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Annemie Neyts, Belgian Deputy Foreign Minister
outlines Belgium's priorities during its presidency of the EU
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The BBC James Rodgers
"The Belgian Prime Minister denied that he supported plans for a Europe-wide tax to fund the EU's institutions"
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Wednesday, 4 July, 2001, 07:24 GMT 08:24 UK
Belgium brings its quirks to the EU
Graphic
Belgium has just taken over the EU presidency
By Europe correspondent Oana Lungescu

As one of the six founding members of the EU, little Belgium has long-standing experience in holding the EU's rotating presidency.

But the country which has just been handed the reigns of the EU presidency also brings its particular national quirks to the European stage.

Prime Minister Guy Verhofstadt
Prime Minister Guy Verhofstadt switches language mid-sentence
Listening to Belgium's youthful prime minister Guy Verhofstadt can be an unnerving experience. He switches constantly from Flemish to French to English, sometimes in mid-sentence.

It may be confusing to the listener, but the Belgian prime minister has to take into account the two main communities in his country - the Dutch-speaking Flemish and the French-speaking Walloons.

After all, Belgium's motto as president of the EU is "unity in diversity". The previous holder of the presidency, Sweden, was simplicity itself, with its three main priorities - employment, enlargement, environment, also known as the three Es.

There is no such simple formula for Belgium, which announced no less than 16 priorities, in order to pacify all the six parties that make up Mr Verhofstadt's rainbow coalition.

Chairing the council

But diversity doesn't stop there. One of the main tasks of the country holding the EU presidency is to chair the regular ministerial meetings - or councils - of the 15 member states.

When EU research ministers gather in Brussels later this year, their host won't be the Belgian research minister, as would seem normal, because federal Belgium has none.


We're not only a federal country, but also a practical country

Belgian diplomat
The meeting will be chaired instead by the prime minister of the Brussels region. A member of the Flemish government will preside over gatherings of education ministers - and the Walloon minister for culture will occupy the Belgian seat during that particular council.

This is the first time that the country's often fractious regions play such an active part in the presidency of the EU. Under a complex agreement drawn up last year, EU meetings were divided into four categories, depending on who is supposed to speak for Belgium on each issue.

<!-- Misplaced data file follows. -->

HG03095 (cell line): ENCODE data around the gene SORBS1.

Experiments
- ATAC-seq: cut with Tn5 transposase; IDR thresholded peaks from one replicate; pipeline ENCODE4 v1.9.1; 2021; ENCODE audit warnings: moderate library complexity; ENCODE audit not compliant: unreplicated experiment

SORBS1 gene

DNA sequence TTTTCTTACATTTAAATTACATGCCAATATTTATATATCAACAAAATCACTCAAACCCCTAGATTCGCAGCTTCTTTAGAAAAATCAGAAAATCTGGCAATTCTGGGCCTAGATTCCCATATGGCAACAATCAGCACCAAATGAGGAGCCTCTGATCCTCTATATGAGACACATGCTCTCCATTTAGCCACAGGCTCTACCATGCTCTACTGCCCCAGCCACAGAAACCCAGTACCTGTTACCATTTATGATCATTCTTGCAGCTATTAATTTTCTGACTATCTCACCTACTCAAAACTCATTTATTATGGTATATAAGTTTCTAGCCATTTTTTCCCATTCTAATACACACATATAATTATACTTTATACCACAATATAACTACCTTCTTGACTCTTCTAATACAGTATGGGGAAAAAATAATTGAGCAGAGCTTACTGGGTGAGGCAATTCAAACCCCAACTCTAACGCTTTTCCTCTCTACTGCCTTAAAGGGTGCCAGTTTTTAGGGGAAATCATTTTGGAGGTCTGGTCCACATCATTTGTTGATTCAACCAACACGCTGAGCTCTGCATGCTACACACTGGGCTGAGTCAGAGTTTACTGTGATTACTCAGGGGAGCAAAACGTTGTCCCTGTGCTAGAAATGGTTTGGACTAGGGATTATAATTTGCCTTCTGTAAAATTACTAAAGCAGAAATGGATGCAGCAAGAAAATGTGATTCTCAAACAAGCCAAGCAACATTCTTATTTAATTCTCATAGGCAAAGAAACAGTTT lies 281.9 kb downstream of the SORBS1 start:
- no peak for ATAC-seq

"But how will you be able to coordinate them all," I asked a senior Belgian diplomat. "Oh, Belgium is so small," he answered with a smile. "And don't forget - we're not only a federal country, but also a practical country, which allows us to be a federal country."

EU summit

Belgium's pragmatism and fascination with constitutional matters will come in handy at next December's EU summit, when Guy Verhofstadt will try to find an agreement on such controversial matters as a future constitution for Europe and the division of powers between EU institutions, national governments and regions.

But above and beyond their diversity, there is something that unites all Belgians - their unabashed love for cartoons and their surrealist humour.

The Grande Palace
The Grande Palace will host a huge open-air show to launch the presidency
No wonder then that the logo of the Belgian presidency is a bowler hat in the colours of the national flag - red, yellow and black, a playful reference to the paintings of Rene Magritte and the two bowler-hatted detectives in the Tintin cartoons.

Next Monday, the historic Grande Palace in Brussels will host a huge open-air show to launch the Belgian presidency, called "Hats off to Europe".

Interestingly, it's the first time that all of Belgium's regions and linguistic communities will work together in such a project.

According to the website of the Belgian presidency, the show will feature puppeteers, pyrotechnics, imagery, aerial structures and wizardry. All of those will come in handy over the next six months, as Mr Verhofstadt tries to juggle his many priorities.

And he'll need all his wizardry to convince his own people that Europe isn't just a con trick.

At the last count, 40% of Belgians had no idea that their country was taking over the presidency of the EU and less than 20% had any interest in talking to any politician, whether national or European - the lowest score in the whole of the European Union.

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See also:

02 Jul 01 | Europe
Belgium assumes EU presidency
26 Jun 01 | Europe
Belgium's EU agenda
18 Jun 01 | Europe
Analysis: Gothenburg's legacy
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